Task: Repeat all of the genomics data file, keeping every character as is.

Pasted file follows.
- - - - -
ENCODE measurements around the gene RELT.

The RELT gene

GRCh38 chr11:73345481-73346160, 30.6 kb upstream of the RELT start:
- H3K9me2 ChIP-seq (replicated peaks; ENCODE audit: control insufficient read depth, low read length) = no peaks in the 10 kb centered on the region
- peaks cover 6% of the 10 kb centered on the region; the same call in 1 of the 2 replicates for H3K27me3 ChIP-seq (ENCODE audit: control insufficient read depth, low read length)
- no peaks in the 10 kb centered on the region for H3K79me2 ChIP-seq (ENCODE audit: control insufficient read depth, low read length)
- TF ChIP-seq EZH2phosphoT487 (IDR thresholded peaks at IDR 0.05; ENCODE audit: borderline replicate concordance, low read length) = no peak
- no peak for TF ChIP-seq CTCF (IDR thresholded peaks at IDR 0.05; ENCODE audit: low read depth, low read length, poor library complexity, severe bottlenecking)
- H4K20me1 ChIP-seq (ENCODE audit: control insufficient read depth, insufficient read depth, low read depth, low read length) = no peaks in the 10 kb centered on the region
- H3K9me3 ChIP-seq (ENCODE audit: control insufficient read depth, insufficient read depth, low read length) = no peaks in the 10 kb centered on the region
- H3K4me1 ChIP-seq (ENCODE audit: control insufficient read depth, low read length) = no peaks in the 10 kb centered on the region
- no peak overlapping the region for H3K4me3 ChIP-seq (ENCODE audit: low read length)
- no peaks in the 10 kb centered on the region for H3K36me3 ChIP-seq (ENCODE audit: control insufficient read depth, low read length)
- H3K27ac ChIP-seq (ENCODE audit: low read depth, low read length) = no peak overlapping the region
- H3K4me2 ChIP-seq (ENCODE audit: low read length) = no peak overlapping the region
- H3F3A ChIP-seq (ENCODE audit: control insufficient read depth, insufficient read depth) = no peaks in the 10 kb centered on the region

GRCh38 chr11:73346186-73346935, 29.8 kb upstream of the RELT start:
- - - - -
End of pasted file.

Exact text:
ENCODE measurements around the gene RELT.

The RELT gene

GRCh38 chr11:73345481-73346160, 30.6 kb upstream of the RELT start:
- H3K9me2 ChIP-seq (replicated peaks; ENCODE audit: control insufficient read depth, low read length) = no peaks in the 10 kb centered on the region
- peaks cover 6% of the 10 kb centered on the region; the same call in 1 of the 2 replicates for H3K27me3 ChIP-seq (ENCODE audit: control insufficient read depth, low read length)
- no peaks in the 10 kb centered on the region for H3K79me2 ChIP-seq (ENCODE audit: control insufficient read depth, low read length)
- TF ChIP-seq EZH2phosphoT487 (IDR thresholded peaks at IDR 0.05; ENCODE audit: borderline replicate concordance, low read length) = no peak
- no peak for TF ChIP-seq CTCF (IDR thresholded peaks at IDR 0.05; ENCODE audit: low read depth, low read length, poor library complexity, severe bottlenecking)
- H4K20me1 ChIP-seq (ENCODE audit: control insufficient read depth, insufficient read depth, low read depth, low read length) = no peaks in the 10 kb centered on the region
- H3K9me3 ChIP-seq (ENCODE audit: control insufficient read depth, insufficient read depth, low read length) = no peaks in the 10 kb centered on the region
- H3K4me1 ChIP-seq (ENCODE audit: control insufficient read depth, low read length) = no peaks in the 10 kb centered on the region
- no peak overlapping the region for H3K4me3 ChIP-seq (ENCODE audit: low read length)
- no peaks in the 10 kb centered on the region for H3K36me3 ChIP-seq (ENCODE audit: control insufficient read depth, low read length)
- H3K27ac ChIP-seq (ENCODE audit: low read depth, low read length) = no peak overlapping the region
- H3K4me2 ChIP-seq (ENCODE audit: low read length) = no peak overlapping the region
- H3F3A ChIP-seq (ENCODE audit: control insufficient read depth, insufficient read depth) = no peaks in the 10 kb centered on the region

GRCh38 chr11:73346186-73346935, 29.8 kb upstream of the RELT start: